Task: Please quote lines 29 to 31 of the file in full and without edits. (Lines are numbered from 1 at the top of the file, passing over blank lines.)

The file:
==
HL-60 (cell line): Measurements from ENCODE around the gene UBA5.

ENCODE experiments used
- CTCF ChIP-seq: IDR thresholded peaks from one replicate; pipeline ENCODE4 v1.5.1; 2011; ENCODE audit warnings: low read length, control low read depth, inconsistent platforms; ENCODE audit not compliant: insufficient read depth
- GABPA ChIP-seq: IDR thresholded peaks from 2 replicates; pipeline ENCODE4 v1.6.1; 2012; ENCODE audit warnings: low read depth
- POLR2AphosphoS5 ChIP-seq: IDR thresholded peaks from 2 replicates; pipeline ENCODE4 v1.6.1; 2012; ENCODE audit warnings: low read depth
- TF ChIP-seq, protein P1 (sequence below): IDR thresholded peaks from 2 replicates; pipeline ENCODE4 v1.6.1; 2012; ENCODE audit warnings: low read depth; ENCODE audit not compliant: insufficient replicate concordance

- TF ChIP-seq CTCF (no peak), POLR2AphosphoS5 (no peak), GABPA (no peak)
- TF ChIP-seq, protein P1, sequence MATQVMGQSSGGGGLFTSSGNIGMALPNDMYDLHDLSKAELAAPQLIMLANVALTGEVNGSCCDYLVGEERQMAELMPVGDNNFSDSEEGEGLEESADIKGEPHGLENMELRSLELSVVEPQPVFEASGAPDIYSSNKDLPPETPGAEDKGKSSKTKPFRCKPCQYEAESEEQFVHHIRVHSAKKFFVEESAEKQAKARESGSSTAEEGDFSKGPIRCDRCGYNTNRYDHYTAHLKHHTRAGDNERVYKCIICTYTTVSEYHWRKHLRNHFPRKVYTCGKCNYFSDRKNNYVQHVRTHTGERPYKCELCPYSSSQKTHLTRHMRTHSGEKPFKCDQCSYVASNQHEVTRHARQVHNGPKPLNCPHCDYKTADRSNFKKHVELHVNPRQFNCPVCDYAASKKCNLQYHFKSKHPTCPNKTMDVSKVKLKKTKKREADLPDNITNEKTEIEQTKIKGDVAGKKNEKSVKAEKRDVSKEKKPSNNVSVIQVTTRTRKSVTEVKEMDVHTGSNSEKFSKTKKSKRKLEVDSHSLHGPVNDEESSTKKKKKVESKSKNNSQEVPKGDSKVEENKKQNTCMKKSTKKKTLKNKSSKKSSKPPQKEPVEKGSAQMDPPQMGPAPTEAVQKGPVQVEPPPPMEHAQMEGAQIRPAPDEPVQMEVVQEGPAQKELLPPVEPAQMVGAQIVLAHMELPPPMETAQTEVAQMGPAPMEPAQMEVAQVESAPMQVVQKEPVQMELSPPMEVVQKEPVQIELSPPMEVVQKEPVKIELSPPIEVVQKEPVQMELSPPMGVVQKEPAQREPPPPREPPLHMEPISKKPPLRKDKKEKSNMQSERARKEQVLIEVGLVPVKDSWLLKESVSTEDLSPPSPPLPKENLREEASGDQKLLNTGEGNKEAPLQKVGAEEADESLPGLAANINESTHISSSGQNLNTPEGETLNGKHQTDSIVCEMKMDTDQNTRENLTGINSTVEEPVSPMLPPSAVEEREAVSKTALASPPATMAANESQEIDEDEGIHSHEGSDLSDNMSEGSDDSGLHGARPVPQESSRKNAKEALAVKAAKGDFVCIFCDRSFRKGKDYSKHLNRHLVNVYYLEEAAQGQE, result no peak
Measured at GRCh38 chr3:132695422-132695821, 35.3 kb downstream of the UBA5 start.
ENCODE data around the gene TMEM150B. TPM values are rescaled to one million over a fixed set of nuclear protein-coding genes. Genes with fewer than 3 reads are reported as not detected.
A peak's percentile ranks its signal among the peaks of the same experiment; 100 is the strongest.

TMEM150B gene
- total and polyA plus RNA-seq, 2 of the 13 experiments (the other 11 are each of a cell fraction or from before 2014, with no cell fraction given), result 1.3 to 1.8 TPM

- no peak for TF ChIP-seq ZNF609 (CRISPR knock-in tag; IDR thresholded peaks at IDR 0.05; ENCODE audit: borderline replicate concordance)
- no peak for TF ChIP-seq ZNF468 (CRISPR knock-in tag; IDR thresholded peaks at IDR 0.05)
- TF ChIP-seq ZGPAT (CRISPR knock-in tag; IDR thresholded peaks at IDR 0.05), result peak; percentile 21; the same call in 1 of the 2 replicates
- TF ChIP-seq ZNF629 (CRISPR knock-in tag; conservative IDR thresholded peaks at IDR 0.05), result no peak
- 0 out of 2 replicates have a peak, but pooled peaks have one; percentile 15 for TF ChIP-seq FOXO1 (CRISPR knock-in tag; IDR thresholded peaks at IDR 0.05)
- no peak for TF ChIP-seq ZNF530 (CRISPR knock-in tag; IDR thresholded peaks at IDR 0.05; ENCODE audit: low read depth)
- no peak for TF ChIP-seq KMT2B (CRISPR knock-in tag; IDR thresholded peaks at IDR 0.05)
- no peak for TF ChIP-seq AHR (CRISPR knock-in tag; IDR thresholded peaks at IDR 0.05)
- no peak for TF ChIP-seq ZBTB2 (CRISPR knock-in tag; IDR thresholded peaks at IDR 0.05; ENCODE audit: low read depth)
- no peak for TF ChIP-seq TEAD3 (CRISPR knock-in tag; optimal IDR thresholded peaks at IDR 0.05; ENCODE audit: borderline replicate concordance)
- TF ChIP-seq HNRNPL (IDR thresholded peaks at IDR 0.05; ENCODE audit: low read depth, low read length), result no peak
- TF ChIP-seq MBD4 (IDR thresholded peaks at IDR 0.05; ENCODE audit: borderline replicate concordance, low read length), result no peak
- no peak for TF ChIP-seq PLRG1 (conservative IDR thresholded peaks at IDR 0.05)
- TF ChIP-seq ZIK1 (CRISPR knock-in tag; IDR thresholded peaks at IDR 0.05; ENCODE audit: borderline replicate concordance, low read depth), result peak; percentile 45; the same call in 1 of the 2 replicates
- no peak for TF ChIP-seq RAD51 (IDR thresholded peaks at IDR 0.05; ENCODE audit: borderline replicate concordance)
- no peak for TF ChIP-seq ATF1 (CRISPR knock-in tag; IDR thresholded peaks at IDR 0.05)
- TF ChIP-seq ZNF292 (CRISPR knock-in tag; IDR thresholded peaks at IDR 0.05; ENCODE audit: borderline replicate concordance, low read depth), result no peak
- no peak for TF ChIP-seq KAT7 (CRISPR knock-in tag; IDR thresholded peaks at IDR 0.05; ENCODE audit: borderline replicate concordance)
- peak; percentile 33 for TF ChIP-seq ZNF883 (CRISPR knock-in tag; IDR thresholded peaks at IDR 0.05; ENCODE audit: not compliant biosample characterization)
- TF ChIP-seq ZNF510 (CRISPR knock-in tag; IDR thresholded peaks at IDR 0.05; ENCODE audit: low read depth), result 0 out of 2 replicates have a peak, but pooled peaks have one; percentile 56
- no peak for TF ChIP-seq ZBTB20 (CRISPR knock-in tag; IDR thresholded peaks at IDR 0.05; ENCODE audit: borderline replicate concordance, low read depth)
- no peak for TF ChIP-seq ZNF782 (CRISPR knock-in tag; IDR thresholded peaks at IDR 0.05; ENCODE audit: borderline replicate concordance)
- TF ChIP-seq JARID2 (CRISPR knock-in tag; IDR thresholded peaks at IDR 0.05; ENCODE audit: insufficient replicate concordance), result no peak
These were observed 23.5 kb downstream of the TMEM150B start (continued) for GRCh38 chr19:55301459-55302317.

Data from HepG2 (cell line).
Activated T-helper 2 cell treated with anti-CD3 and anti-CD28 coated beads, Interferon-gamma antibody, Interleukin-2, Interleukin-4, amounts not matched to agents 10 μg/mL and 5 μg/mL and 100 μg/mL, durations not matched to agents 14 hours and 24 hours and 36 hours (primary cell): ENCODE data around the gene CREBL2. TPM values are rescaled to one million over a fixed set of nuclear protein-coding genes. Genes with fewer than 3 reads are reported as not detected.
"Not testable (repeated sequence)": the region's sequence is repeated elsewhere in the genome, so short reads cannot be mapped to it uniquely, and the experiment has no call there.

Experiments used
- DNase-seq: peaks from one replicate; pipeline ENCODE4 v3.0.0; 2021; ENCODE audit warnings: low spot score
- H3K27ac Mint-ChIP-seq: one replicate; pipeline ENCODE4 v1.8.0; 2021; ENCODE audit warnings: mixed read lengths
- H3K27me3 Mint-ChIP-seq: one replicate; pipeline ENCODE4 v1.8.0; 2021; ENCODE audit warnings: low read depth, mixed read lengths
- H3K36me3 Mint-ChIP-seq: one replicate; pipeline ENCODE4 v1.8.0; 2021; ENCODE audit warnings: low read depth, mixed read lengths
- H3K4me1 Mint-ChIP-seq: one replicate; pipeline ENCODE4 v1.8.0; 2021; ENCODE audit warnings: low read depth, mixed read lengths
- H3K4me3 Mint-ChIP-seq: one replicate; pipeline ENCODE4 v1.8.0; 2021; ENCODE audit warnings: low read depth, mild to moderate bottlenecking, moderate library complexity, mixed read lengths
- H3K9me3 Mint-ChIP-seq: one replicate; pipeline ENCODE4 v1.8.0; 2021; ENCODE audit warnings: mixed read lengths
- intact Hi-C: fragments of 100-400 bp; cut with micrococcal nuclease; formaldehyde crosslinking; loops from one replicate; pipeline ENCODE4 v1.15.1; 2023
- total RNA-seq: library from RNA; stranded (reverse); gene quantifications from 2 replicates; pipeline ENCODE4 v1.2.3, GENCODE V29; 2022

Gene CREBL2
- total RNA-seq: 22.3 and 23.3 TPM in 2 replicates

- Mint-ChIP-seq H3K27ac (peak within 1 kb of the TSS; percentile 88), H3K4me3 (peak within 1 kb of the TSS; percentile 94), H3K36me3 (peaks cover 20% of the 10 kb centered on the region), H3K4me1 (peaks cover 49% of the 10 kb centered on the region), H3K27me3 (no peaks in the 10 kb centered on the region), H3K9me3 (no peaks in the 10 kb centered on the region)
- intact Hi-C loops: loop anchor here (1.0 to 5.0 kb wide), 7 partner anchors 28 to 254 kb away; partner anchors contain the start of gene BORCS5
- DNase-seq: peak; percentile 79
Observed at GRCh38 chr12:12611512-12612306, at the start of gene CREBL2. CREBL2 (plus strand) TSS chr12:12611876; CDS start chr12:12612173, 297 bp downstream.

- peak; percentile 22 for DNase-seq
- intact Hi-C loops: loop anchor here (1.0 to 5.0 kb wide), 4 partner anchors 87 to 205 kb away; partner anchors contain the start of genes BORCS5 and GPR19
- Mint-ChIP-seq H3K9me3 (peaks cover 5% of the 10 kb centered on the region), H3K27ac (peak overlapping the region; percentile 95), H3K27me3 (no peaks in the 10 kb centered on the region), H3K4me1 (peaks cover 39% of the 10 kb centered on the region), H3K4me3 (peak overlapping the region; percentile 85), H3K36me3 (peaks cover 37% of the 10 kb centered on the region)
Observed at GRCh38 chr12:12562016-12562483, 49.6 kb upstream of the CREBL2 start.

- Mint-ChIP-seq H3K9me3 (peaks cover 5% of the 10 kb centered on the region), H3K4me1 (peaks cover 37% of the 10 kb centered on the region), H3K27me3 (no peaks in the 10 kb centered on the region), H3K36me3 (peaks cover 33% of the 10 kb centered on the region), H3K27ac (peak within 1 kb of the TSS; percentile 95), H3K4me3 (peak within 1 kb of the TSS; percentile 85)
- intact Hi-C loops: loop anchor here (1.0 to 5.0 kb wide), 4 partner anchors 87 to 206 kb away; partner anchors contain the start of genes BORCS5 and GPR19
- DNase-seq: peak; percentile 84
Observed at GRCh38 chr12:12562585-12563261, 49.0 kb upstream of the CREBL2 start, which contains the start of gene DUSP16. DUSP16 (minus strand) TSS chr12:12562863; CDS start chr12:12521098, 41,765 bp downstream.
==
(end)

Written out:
- no peak for TF ChIP-seq ATF1 (CRISPR knock-in tag; IDR thresholded peaks at IDR 0.05)
- TF ChIP-seq ZNF292 (CRISPR knock-in tag; IDR thresholded peaks at IDR 0.05; ENCODE audit: borderline replicate concordance, low read depth), result no peak
- no peak for TF ChIP-seq KAT7 (CRISPR knock-in tag; IDR thresholded peaks at IDR 0.05; ENCODE audit: borderline replicate concordance)